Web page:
2003:1452 - RATOATH, Meath

NMI Burial Excavation Records

County: Meath Site name: RATOATH

Sites and Monuments Record No.: N/A Licence number: 03E1300

Author: Angela Wallace, for Arch-Tech Ltd.

Site type: Burnt spread, Ring-ditch, Field system and Enclosure

Period/Dating: Multi-period

ITM: E 701779m, N 751796m

Latitude, Longitude (decimal degrees): 53.506294, -6.465680

Monitoring was required on a large-scale residential development on the western fringe of Ratoath village. The development covers an area of 18.35ha (45.34 acres) and is bounded by Dunshaughlin Road and Skryne Road. The majority of the site is outside the zone of archaeological potential as outlined by the Urban Survey of County Meath. The greater part of the development area lying within this zone is to be retained as public open space.

Prior to development, the area was used as pasture and was subdivided into fourteen fields. Apart from existing farm buildings and the areas to be retained as open spaces, the entire area of the development was stripped of topsoil in advance of any construction works commencing on the site.

The former field boundaries were used as a reference point for description of monitoring results. A significant element of the ground conditions across the area monitored was the presence of low, wide ridges, which were more notable as the first horizon of topsoil was removed. These ridges have been interpreted as remnants of very wide 'lazy-beds' used for cultivation purposes during the 18th or 19th centuries.

The general stratigraphy across the site consisted of topsoil of a mid-brown silty clay with moderate amounts of small stones, 0.2–0.25m in depth, over an interface topsoil layer of orange/brown sandy clay with moderate to frequent amounts of small to medium stones, 0.2-0.3m in depth. Below this was natural subsoil, a mid-orange/brown sandy clay with frequent small to medium stones, decayed limestone and sandstone.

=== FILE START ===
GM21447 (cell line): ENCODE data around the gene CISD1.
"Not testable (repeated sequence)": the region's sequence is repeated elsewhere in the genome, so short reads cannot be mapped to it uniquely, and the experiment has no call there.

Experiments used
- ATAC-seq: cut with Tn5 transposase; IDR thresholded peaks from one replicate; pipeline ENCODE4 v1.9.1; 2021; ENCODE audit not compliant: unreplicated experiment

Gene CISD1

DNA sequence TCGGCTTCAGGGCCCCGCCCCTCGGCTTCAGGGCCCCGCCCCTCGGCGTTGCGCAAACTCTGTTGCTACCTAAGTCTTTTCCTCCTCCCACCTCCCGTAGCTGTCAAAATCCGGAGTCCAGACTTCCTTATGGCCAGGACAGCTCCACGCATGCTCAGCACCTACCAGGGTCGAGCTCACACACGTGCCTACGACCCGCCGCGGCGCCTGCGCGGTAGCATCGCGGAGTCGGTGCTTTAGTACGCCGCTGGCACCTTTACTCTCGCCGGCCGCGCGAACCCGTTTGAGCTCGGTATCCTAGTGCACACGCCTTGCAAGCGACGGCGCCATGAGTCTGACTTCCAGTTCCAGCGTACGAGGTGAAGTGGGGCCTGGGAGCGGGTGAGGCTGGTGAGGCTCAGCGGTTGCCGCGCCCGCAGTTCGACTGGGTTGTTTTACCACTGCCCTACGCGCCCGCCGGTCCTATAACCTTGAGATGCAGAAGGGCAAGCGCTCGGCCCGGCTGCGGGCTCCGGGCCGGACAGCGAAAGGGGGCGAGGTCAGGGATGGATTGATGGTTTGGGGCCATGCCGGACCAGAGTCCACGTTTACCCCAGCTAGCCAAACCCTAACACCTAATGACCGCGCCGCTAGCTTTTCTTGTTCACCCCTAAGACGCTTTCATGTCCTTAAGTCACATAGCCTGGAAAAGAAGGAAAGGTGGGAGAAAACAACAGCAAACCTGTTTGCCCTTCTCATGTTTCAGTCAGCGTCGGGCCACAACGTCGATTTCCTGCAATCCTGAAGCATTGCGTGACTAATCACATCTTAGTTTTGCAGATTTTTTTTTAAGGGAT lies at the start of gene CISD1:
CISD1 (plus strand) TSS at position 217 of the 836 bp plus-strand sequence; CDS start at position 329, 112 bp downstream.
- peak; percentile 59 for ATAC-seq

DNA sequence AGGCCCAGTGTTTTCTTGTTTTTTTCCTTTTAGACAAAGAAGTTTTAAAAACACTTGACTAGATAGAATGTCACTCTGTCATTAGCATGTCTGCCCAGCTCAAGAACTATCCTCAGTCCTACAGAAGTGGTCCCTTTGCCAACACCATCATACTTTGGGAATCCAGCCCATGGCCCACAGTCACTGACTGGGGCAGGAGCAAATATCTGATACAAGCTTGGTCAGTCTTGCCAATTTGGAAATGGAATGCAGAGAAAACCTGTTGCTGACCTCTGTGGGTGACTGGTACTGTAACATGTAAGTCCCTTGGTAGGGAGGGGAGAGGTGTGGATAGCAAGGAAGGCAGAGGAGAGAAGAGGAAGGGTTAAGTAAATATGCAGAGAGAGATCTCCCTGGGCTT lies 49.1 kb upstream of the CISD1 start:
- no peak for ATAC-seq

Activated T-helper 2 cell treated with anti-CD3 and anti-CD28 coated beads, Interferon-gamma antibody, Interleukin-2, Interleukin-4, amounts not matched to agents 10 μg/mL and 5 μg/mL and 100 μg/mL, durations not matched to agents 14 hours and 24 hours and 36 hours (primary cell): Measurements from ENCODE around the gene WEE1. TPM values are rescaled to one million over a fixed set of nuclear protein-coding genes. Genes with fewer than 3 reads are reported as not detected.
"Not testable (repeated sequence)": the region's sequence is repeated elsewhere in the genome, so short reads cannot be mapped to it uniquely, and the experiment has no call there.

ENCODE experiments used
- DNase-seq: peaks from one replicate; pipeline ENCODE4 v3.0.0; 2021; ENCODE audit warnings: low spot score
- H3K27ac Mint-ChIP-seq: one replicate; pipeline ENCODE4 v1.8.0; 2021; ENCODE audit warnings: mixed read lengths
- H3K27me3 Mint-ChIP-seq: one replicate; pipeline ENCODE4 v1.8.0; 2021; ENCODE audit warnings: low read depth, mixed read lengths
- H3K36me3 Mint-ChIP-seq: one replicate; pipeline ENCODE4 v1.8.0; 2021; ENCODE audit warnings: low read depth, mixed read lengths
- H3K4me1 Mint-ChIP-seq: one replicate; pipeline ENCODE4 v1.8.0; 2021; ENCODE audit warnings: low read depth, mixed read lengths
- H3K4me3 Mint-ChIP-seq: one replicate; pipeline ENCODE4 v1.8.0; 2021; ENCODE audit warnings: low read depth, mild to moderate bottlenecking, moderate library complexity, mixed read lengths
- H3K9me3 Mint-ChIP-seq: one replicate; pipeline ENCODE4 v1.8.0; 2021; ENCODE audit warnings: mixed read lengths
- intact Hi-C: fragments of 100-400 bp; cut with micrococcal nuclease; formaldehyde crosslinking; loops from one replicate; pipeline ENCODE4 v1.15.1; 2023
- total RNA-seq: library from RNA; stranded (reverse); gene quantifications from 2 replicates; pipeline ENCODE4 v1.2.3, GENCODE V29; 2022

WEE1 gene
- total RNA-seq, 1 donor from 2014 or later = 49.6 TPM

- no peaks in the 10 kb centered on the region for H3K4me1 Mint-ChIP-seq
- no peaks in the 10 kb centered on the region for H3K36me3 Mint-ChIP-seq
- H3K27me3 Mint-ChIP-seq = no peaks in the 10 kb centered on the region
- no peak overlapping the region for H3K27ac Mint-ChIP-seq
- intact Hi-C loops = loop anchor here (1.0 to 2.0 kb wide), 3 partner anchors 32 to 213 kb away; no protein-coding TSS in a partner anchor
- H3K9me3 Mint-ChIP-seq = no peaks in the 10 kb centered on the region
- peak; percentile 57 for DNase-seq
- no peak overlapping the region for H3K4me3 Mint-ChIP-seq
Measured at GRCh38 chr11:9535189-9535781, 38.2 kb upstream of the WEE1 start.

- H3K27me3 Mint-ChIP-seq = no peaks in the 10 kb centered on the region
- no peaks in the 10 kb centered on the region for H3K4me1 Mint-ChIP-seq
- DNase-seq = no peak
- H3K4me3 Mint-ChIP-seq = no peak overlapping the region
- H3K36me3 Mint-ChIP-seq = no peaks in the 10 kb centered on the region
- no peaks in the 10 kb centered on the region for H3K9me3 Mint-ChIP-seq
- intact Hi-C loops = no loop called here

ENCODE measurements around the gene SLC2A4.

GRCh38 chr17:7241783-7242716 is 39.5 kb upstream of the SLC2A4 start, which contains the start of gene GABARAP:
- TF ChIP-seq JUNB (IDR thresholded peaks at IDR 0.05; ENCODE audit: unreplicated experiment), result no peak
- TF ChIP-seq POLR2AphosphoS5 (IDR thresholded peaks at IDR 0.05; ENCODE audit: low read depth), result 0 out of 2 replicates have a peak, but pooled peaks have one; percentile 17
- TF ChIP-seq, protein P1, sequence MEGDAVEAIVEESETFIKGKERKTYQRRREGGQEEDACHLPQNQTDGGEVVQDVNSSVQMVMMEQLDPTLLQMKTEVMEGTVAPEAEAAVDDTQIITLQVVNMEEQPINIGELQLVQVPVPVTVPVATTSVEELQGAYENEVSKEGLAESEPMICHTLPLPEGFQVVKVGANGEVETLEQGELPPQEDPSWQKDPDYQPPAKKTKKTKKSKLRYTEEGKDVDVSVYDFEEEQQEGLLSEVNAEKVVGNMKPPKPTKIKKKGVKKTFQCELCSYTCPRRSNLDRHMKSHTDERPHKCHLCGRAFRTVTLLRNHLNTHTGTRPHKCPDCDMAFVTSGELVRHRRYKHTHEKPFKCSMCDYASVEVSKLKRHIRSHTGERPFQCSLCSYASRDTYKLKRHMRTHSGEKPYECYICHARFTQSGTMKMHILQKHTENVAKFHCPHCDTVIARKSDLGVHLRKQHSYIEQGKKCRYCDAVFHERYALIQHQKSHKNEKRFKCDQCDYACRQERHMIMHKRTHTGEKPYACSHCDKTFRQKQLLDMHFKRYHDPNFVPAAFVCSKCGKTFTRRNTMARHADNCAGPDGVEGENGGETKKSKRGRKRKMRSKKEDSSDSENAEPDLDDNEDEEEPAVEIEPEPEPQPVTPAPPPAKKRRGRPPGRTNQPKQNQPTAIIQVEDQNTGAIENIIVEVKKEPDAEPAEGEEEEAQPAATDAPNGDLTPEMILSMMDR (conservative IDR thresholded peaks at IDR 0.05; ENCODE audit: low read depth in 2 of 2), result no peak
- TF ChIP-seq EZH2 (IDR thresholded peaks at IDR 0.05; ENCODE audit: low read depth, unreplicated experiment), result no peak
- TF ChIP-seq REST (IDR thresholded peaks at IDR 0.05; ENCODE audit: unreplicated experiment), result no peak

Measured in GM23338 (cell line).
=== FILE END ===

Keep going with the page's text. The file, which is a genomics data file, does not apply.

Field 1 was designated as open space within the development and no topsoil-stripping took place in this area. Only the western portion of Fields 2 and 3 were stripped, as the remainder is to be used in a separate development for playing pitches. Fields 3, 4 and 9–14 did not yield any archaeological finds or features.

At the western edge of Field 2 and the eastern edge of Field 5, which are adjacent to each other, the truncated remains of a burnt spread were identified. The burnt spread was bisected by the field boundary. This area is quite marshy and is within a natural depression in the landscape. The burnt spread was cordoned off and excavated later (No. 1454, Excavations 2003, 03E1632).

Fields 6 and 7 and the southern portion of Field 8 are located in the southern area of the development, adjacent to the Dunshaughlin Road to the south. There is a high east-west ridge crossing through these fields and a substantial number of archaeological features were identified in this area.

Two circular ring-ditches, several figure-of-eight and keyhole-shaped kilns, various pits and post-holes and several linear and curving ditches were identified in Field 6. This area is currently being excavated (No. 1455, Excavations 2003, 03E1781).

At the western edge of Field 7, an arc of a large curving ditch/enclosure was identified and also some smaller ditches, pits and post-holes. Within the arc of the curving ditch, the fragmented remains of three inhumations were exposed. The curving ditch appears to extend into the area currently in use as a farmyard to the west. It also appears to extend into Field 8 to the north. It was decided not to strip topsoil in Field 8, due to concerns that more human remains may survive in this area. A programme of geophysical survey has been carried out in Fields 7 and 8 and results appear to confirm the presence of an enclosure and associated external ditches and various anomalies. It is quite likely that an Early Christian or medieval enclosure and burial ground survives at the western end of Field 7 and the southern end of Field 8 and possibly a portion of it survives under the existing farm buildings.

32 Fitzwilliam Place, Dublin 2